Alexey Guzey asks why there is only one Elon Musk:
There are almost 8 billion people on the planet – why is there so much low-hanging fruit? Why is there so much stuff to work on? Why is there only one Elon Musk?
With Tesla recently becoming the most valuable automaker in the world, it’s a good question. How does one person seem to have the energy and talent to simultaneously launch an automobile revolution and actual rockets, while many of us struggle to go to the gym each week?
Musk isn’t alone. Read the biography of any great thinker, entrepreneur or leader. One quality emerges repeatedly: the extraordinary energy with which they throw themselves into pursuits.
Ben Franklin starting a printing empire, retiring in his forties, inventing the lightning rod and helping write the Declaration of Independence. Marie Curie winning two Nobels while raising children. Thomas Edison’s famed sleep schedule of only four hours per night.
Seeing this trend, it seems hard to deny that your life might be better if you were a little more motivated. Or could there be another side to the story?
Motivation: Rational or Biased?
Theories of motivation tend to come in two flavors:
- Rational. Our motivations reflect our preferences. We’re motivated by visible opportunities. If you don’t feel driven, the problem is a lack of destinations worth driving towards.
- Biased. We’re short-sighted and lazy. Our minds weren’t built for modernity, so we often ignore obvious ways to make our lives better. Boosting your motivation, even artificially, can make you better off.
Rational theories are common in economics. Many economic theories naturally assume we make the best decisions, given our options.
This assumption is often criticized. “Don’t those ivory tower eggheads know that people are irrational? With such a faulty premise, the entire field ought to be thrown out!”
Yet, I’m pretty sympathetic to this premise.
In physics, many problems are simplified in ways that are unrealistic. Irregular bodies are assumed to be perfect spheres. Friction is ignored. Density is uniform. Far from resulting in failure, these simplifications allow for tractable analysis yielding incredibly precise predictions.
Similarly, even if humans are frequently biased, pretending they’re approximately rational still does a pretty good job. In some cases, our mistakes are inherently self-correcting. Even if most investors are biased about the stock market, it only takes a few to spot the error, fix it and make a windfall.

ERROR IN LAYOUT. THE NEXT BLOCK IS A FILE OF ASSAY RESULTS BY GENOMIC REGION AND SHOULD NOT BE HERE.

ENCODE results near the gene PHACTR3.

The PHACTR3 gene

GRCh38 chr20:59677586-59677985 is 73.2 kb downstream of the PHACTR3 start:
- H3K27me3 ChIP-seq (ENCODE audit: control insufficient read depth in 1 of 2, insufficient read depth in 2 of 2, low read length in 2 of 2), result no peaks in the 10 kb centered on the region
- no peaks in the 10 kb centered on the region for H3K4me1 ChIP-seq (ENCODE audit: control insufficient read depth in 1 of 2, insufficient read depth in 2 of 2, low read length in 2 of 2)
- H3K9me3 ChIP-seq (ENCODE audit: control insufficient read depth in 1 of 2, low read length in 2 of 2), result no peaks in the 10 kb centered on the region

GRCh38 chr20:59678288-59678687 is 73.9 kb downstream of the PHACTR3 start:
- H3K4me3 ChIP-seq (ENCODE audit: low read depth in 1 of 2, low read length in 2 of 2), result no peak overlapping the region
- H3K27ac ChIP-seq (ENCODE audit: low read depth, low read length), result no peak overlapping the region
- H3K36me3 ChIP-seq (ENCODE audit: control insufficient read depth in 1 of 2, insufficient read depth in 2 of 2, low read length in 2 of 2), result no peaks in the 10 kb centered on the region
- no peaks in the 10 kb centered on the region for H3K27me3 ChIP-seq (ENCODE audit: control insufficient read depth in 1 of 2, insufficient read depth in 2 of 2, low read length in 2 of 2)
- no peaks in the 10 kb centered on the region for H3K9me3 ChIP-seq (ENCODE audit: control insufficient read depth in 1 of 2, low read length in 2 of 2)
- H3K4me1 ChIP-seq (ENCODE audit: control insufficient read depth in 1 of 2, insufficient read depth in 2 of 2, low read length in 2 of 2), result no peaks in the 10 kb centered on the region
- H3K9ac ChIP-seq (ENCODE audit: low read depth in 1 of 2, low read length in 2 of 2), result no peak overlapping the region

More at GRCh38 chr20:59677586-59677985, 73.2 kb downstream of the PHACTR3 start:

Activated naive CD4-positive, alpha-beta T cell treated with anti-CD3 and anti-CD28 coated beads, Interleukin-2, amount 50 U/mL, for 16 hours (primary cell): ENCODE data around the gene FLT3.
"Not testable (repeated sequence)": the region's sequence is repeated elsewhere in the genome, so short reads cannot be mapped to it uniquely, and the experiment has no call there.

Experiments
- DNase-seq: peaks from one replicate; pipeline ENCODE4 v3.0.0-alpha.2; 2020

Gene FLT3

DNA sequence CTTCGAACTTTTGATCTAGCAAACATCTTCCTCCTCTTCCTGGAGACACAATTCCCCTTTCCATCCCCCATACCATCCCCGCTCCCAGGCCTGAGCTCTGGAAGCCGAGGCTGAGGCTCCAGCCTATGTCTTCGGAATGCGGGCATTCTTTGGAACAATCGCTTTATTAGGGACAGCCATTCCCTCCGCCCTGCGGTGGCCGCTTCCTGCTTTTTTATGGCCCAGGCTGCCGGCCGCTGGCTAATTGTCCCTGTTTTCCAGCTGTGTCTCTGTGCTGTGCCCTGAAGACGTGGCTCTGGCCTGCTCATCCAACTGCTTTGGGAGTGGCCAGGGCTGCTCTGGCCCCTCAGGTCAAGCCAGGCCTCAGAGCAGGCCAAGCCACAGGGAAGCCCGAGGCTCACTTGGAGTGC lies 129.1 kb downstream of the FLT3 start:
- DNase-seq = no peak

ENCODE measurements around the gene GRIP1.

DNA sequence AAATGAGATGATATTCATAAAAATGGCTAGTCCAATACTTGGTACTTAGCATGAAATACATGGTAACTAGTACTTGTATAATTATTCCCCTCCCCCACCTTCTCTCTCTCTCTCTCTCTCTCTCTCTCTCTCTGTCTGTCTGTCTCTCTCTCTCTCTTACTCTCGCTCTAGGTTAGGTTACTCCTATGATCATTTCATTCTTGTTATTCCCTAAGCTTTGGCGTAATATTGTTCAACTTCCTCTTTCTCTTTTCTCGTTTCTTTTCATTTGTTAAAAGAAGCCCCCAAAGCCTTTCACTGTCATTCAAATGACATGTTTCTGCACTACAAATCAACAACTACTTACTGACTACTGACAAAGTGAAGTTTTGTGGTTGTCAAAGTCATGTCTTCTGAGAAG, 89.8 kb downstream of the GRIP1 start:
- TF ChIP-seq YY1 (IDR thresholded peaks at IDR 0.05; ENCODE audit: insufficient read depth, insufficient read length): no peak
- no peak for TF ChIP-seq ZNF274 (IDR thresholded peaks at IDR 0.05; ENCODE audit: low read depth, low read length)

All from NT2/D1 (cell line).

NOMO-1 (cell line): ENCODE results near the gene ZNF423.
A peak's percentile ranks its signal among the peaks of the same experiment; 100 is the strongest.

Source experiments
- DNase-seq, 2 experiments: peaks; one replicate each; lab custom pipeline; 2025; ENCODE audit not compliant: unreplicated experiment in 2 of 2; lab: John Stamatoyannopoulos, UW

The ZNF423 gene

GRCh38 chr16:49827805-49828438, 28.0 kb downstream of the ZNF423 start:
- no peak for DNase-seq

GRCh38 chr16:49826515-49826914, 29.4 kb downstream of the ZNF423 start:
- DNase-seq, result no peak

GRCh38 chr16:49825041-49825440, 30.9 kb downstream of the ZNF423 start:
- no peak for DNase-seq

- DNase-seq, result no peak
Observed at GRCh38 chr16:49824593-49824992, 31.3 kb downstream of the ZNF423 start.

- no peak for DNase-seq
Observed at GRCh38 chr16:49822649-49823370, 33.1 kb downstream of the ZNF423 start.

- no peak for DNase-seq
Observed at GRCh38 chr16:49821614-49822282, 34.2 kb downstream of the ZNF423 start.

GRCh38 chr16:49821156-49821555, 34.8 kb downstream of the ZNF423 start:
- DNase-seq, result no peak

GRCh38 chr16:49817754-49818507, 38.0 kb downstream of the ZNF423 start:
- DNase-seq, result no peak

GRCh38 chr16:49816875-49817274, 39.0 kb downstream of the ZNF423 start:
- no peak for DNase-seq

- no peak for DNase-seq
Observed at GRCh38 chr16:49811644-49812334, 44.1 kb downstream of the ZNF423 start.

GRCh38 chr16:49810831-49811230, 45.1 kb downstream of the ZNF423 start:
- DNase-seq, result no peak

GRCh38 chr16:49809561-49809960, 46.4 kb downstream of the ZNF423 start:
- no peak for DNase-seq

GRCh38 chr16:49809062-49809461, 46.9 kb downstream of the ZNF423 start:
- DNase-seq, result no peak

Signaling theories boost the plausibility of rational drives even further. These theories say that we often lie to ourselves about our true motives to look better to other people. Our motivations encode a hidden logic we don’t consciously perceive. The thing you don’t feel motivated to do, but can’t say why, may be for reasons you’d rather not endorse.
If you take this stance, our motivations tend to be rational. Elon Musk is super motivated because he genuinely has great opportunities. The fact that you are hesitant may be owing more to your options than your character.
Is Your Lack of Motivation a Misperception?
Other theories of motivation claim we’re inherently biased.
Sometimes this happens because perfect rationality isn’t possible. There’s always an infinite set of choices. We only know about a small fraction. Rationality is always bounded, so smart decisions necessarily ignore some options.
In other cases, it may be rules of thumb that no longer fit. Modernity differs in substantial ways from the environment that evolved us. Until recent history, life was overwhelmingly zero-sum. There was little innovation or social progress. Ambition was evil because, in most cases, to have more was the direct result of taking from somebody else.
Side note: This recent flip from zero (or negative) sum to positive-sum puts many ancient thinkers in a different light. As I argue in my review of the Dao De Jing, much of the book is written as political advice. Non-doing comes across as strange wisdom to our modern ears, but in a world where ambition inevitably involved massacring your opponent, it’s surprisingly simple and humane.
There may be few Elon Musks, then, because our instincts can’t fathom the idea that an individual may be able to create wealth or drive progress. We’re colorblind to these opportunities, more easily perceiving the same status climbing pursuits of our ancestors.
Motivation: Listen or Nudge?
These two perspectives suggest two different approaches you should take:
- If you believe motivation is mostly rational, the correct attitude is to listen. Pay attention to what motivates you. If you feel uninspired, it might be that your current opportunities aren’t particularly good. If you feel obsessed, that’s a good sign you’re on the right path.
- Believe motivation is biased and some nudging is necessary. Even great opportunities require discipline to recognize. Rules, systems and habits can nudge you out of your lazier self.
My own view is in-between. I do think nudging is needed in the short-term. Procrastination that melts away after you begin. Frustration that fades with a good night’s rest. Motivation is always bumping up and down, so momentary changes don’t mean very much.
In the long-term, however, your motivation is an important signal. If you can’t motivate yourself for months or years, the problem is probably with the project.
Like a river flowing downhill, our behavior tends to settle in the place of most reward. We can build dams and floodways to redirect it, but our engineering efforts have a limited scope. You make the most progress when you’re not trying to push water uphill.